CBC Books

Michael Redhill wins the 2017 Scotiabank Giller Prize for Bellevue Square

The prize is the richest in Canadian literature, with the winner taking home $100,000.
Author Michael Redhill celebrates winning the 2017 Giller Prize for his novel "Bellevue Square" in Toronto on Monday, November 20, 2017. THE CANADIAN PRESS/Chris Young (Chris Young/Canadian Press)

Michael Redhill has won the 2017 Scotiabank Giller Prize for Bellevue Square.

"I've been telling a close friend of mine this fall that, to judge by all the things that have been happening to me, I must be in a coma. But if I am, you are all too, so let's not wake up from it," said Redhill in his acceptance speech.

Bellevue Square follows Jean Mason, a woman who finds out that she may have a doppelgänger in the Toronto neighbourhood of Kensington Market. When Jean decides to investigate, she sets off a chain of events that put her through a mental and emotional wringer.

The jury, comprised of Canadian authors Anita Rau Badami, André Alexis and Lynn Coady, along with American writer Nathan Englander and British author Richard Beard, said, "Let's look past the complex literary wonders of this book, the doppelgangers and bifurcated brains and alternate selves, the explorations of family, community, mental health and literary life. Let's stay straightforward, and tell you that beyond the mysterious elements, this novel is warm and funny and smart." 

The Scotiabank Giller Prize is the richest literary award for a work of fiction in Canada, with the winner taking home $100,000. The remaining finalists each receive $10,000. The prize, which has been awarded annually since 1994, was founded by the late Jack Rabinovitch, who died earlier this year at the age of 87.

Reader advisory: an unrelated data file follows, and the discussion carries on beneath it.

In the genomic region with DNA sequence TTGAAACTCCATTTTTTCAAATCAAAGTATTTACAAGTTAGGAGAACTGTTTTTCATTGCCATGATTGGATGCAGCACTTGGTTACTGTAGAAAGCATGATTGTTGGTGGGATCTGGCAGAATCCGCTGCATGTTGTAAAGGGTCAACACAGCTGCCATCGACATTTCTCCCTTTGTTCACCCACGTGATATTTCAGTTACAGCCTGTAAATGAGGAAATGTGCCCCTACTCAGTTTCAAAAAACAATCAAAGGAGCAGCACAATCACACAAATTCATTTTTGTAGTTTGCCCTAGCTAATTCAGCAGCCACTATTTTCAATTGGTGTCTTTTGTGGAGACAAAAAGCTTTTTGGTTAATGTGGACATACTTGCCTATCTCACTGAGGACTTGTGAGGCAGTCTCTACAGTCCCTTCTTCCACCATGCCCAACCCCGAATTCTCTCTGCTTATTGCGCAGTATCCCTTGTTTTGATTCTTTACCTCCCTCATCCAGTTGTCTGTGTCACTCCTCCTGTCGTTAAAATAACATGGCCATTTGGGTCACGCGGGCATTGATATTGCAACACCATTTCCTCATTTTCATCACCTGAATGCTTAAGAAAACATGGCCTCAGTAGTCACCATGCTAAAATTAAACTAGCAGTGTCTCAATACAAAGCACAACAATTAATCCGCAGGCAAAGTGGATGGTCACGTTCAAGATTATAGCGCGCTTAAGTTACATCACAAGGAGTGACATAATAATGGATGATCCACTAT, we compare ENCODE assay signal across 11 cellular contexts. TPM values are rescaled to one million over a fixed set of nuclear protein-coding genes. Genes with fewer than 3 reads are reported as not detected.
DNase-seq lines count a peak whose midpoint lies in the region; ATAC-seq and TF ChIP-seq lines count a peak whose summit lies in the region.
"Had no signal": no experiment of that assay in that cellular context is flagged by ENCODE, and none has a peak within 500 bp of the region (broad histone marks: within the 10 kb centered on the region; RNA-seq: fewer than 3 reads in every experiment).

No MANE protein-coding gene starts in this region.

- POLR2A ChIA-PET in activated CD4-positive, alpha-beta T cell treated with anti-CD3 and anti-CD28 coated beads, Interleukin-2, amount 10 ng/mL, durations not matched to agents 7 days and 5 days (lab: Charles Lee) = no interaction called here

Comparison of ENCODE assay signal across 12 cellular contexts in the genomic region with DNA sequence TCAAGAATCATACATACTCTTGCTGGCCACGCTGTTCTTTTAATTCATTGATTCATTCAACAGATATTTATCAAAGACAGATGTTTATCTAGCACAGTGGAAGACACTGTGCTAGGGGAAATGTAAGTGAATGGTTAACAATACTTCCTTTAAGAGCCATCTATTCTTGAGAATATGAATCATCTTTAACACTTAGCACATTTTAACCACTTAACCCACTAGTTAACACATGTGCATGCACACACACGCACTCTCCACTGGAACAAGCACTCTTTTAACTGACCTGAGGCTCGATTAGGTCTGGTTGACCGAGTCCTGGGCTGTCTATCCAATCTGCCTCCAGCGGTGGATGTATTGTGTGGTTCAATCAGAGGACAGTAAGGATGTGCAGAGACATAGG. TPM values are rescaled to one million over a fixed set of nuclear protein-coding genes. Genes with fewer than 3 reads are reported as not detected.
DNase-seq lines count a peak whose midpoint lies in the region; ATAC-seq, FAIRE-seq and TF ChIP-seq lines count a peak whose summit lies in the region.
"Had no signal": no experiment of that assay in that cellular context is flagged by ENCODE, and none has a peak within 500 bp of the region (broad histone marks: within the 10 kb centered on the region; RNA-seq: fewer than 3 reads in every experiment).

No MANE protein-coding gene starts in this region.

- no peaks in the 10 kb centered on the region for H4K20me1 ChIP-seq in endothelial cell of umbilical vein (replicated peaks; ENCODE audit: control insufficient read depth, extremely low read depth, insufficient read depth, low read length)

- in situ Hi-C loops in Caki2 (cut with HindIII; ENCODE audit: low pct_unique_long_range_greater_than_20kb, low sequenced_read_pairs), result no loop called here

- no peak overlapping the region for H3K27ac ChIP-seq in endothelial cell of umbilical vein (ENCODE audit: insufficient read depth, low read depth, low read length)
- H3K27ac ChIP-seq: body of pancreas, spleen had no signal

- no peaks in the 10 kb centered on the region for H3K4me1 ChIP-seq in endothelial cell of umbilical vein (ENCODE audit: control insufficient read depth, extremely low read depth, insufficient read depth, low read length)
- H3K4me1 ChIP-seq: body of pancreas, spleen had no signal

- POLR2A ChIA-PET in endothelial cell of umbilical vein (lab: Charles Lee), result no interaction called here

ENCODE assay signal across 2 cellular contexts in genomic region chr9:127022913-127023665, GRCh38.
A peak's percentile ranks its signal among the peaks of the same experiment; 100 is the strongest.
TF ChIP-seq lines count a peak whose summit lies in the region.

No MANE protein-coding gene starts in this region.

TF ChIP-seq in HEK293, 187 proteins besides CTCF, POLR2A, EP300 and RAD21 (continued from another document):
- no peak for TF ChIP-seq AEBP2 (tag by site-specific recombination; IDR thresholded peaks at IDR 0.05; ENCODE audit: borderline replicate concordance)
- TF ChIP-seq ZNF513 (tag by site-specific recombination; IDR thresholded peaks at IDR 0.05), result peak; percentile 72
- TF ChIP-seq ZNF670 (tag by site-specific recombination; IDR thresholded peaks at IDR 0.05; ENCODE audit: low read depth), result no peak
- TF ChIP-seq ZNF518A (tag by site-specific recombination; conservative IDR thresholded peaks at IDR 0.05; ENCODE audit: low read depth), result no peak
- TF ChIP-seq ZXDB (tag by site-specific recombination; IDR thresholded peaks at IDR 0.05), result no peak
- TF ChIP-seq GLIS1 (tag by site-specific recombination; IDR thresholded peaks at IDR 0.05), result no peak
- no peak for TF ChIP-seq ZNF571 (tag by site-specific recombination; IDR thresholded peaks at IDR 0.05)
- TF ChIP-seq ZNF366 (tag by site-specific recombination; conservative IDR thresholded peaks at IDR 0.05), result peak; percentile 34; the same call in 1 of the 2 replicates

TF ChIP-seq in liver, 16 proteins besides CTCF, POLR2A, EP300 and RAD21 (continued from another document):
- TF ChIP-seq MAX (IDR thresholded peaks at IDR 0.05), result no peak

Redhill was presented with the $100,000 award by Elana Rabinovitch, the daughter of Jack Rabinovitch, and Scotiabank's executive vice president and chief marketing officer John Doig.

Michael Redhill won the 2017 Scotiabank Giller Prize for his novel Bellevue Square. The $100,000 prize is Canada's richest literary award. 5:05

Redhill thanked several authors, including Michael Ondaatje and Linda Spalding, as well as the Giller Prize in his speech. He became emotional when thanking his mother, who attended the gala.

"Our house was full of books because of [my mom]. Because of her love of reading, I wanted to make her books," said Redhill.

"I think some of [my books] have really freaked [her] out. But I know you're proud of me and I'm very lucky to celebrate with you tonight."

Redhill's fellow finalists included Rachel Cusk​ for TransitEden Robinson for Son of a Trickster, Michelle Winters for I Am a Truck and Ed O'Loughlin for Minds of Winter.

Last year's winner was Madeleine Thien for her novel Do Not Say We Have Nothing.

Canada's most distinguished literary prize awards the author of the best Canadian novel or short story collection. 47:23

Comments

To encourage thoughtful and respectful conversations, first and last names will appear with each submission to CBC/Radio-Canada's online communities (except in children and youth-oriented communities). Pseudonyms will no longer be permitted.

By submitting a comment, you accept that CBC has the right to reproduce and publish that comment in whole or in part, in any manner CBC chooses. Please note that CBC does not endorse the opinions expressed in comments. Comments on this story are moderated according to our Submission Guidelines. Comments are welcome while open. We reserve the right to close comments at any time.